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Cell-Mediated Immune Responses to Human Papillomavirus 16 E6 and E7 Antigens as Measured by Interferon Gamma Enzyme-Linked Immunospot in Women With Cleared or Persistent Human Papillomavirus Infection
  1. Sepideh Farhat, MS*,
  2. Mayumi Nakagawa, MD, PhD and
  3. Anna-Barbara Moscicki, MD*
  1. *Department of Pediatrics, School of Medicine, University of California, San Francisco, CA; and
  2. University of Arkansas for Medical Sciences, Little Rock, AR.
  1. Address correspondence and reprint requests to Sepideh Farhat, MS, University of California, HSW 1419, 513 Parnassus Ave, San Francisco, CA 94143. E-mail: nozzaris{at}peds.ucsf.edu.

Abstract

Cell-mediated immune responses have been thought to be important in the control of human papillomavirus (HPV) infections. We examined cell-mediated immune responses to HPV-16 E6 and E7 in the peripheral blood using interferon gamma (IFN-γ) enzyme-linked immunospot assay (Cellular Technology Ltd, Cleveland, Ohio) in women with HPV-16 infection who showed clearance and compared these women to women with HPV-16 persistence. Women participating in a longitudinal study of cervical HPV were recruited once cervical HPV-16 infection was detected by polymerase chain reaction. Four groups of women were examined: (1) persistent, (2) intermittent, (3) transient, and (4) cleared. Ninety-six samples from 55 women were compared. Comparing IFN-γ enzyme-linked immunospot to the HPV-16 clearance of 10 women with recent persistence, none had response to either E6 or E7; of 24 women with recent clearance, 14 had E6 and 8 had E7 response. Women with intermittent persistence behaved similarly to the clearance group than recent persistors: 50% were positive to E6 and 20% to E7. In summary, anti-E6 responses seem critical in the immediate control of HPV, and in some women, an immune tolerance eventually develops if HPV is not eliminated soon after infection.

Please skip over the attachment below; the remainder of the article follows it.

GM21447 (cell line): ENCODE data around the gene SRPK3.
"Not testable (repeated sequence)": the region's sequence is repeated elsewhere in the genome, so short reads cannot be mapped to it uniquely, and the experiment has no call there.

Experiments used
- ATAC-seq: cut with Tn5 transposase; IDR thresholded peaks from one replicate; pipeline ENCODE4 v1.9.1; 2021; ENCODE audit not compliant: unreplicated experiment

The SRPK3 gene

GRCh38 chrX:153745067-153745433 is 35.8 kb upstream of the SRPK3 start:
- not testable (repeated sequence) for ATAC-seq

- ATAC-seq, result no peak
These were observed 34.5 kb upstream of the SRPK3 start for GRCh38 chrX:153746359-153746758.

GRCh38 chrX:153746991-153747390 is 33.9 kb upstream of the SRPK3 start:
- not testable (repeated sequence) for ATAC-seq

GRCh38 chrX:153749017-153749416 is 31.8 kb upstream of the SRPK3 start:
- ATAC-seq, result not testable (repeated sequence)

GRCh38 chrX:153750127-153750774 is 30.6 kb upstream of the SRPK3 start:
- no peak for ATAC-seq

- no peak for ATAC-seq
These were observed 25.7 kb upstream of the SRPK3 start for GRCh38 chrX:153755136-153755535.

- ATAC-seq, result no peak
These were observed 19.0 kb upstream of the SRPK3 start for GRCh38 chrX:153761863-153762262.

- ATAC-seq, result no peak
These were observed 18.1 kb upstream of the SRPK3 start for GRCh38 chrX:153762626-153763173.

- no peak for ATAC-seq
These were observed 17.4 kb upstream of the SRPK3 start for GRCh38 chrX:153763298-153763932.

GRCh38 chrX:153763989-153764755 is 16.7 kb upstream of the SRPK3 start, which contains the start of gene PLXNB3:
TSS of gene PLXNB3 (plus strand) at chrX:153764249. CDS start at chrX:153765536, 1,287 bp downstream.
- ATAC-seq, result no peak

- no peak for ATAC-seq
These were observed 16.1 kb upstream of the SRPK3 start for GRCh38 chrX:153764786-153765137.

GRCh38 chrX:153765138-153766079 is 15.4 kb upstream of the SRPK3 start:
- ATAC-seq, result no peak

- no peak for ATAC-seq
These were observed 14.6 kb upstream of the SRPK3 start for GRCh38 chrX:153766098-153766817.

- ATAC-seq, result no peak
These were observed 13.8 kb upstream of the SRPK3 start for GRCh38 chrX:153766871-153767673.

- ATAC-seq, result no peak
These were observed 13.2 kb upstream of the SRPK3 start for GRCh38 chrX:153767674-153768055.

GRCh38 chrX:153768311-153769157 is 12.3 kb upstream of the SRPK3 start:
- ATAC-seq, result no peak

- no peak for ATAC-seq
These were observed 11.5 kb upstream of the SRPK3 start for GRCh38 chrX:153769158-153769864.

• CMI
  • Interferon gamma
  • ELISpot
  • HPV-16 E6 and E7
  • Persistent infection
  • Clearance

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Footnotes

  • This work was supported in part by the National Cancer Institute R01CA51323 and R01CA54053, NIH grant no. M01 RR01271, Maternal and Child Health Bureau Training grant no. MCJ000978, NCI K07 CA75974, and the Arkansas Biosciences Institute, the major component of the Tobacco Settlement Proceeds Act of 2000.

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